President and CEO of TIAA encourages JSU graduates to close minority wealth gap

(JACKSON, Miss.) –The Lee E. Williams Athletic Assembly Center was filled with blue and gold robes as the graduating class of 2022 sat next to the golden class of 1972 at Jackson State University’s Spring 2022 Graduate Commencement Ceremony this morning.

Four hundred and fourteen graduate students, which included 34 doctoral graduates, in addition to 150 golden graduates received their diplomas.

“It is indeed an honor for me to preside over this commencement exercise as we salute the awesome class of 2022,” said Thomas Hudson, J.D, president, as he welcomed the audience to commencement.”

President and CEO of TIAA, Thasunda Brown Duckett, served as the Keynote. TIAA is a Fortune 500 provider of secure retirements and outcome-focused investment solutions to millions of people working in higher education, healthcare and other mission-driven organizations.

Brown Duckett’s speech to graduates centered on financial inclusion and opportunity, which is also her company’s mission.

The CEO let graduates know that she came from humble beginnings, recalling as a child witnessing her parents struggle financially but still finding a means to an end.

“I would open the refrigerator only to find there was no food. But somehow, my father would make a way to feed his entire family.”

Brown Duckett called her father a hero. Reflecting on his tenacity and determination, she said “He taught me to reach for the moon, and if I miss, I would still land among the stars.”

Because of those moments, Brown Duckett understood the concept of perseverance.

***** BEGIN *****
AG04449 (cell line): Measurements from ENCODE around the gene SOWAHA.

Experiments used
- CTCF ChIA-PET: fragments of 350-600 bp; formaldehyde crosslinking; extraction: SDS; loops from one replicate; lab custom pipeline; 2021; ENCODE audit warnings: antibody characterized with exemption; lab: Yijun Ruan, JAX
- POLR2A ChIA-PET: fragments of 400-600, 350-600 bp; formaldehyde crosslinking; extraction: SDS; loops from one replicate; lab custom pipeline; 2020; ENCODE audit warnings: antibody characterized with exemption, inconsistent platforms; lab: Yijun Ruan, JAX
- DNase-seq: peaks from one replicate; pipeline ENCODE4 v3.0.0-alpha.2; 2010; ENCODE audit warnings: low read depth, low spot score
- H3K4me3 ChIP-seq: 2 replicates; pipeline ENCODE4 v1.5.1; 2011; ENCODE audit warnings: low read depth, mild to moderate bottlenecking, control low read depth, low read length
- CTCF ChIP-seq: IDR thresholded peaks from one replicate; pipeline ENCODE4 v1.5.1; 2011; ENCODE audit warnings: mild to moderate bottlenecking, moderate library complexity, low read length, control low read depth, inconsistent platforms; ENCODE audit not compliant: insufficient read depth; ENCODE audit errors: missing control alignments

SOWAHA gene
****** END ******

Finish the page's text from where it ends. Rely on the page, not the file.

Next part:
The CEO shared several life lessons with the graduating class, advising them always to remain intellectually curious.

“It is important to understand and recognize that within your career when you take your shot, and yes, shoot your shot; there will be highs, and yes, there will be lows. Even then, ask the question, ‘what is the lesson here?’” urged Brown Duckett. “Ask it even when it’s painful. Be thankful for those learnings. Those tough times that will set you up for something great.”

She also encouraged graduates to take advantage of mentorships and explained that mentors come from various backgrounds and professions. She warned them not to limit their scopes to CEOs or fancy titles, but a mentor could be anyone of great character.

“When I interned in the halls of corporate America, it was the secretaries, the janitors, and the cooks that exposed my melanin and gender to corporate America, and here I stand making history. So make sure you see everyone,” said Brown Duckett, formerly the CEO of Chase Consumer Banking and only the third Black woman to hold the CEO position for a Fortune 500 company.

The executive reminded graduates that they are enough. She encouraged them to embrace their authenticity unapologetically and emphasized that their voice was required.

She demanded that they believe in their stories, own their stories, and bring their perspective, based on their diverse experiences, to the table.

“That’s when the magic happens,” said Brown Duckett, then challenged the graduating class to find their purpose.

In closing, the CEO turned to the topic of financial literacy. She estimated that over 80 percent of Black people often do not have money for retirement. She warned graduates of what could happen if they do not save for tomorrow and secure a robust financial future.

“When a daughter has to tell her father, her hero, who sacrificed so much, he did not have enough to think about retiring. [Having] to tell my father that he never participated in his 401k plan, [which] could have changed the trajectory,” recalled Brown Duckett. “But somehow, my father took that advice and urgently started to catch up, so yes, for me, it is personal.”

Brown Duckett then credited HBCUs like JSU as economic engines and generators of Black wealth. The CEO called for graduates to close wealth gaps in minority communities.

“It is our collective responsibility to do our part to break the cycle. We must right this economic injustice,” she proclaimed. “If we don’t, another generation of children will have to carry that burden. So, yes, we can and will be better.”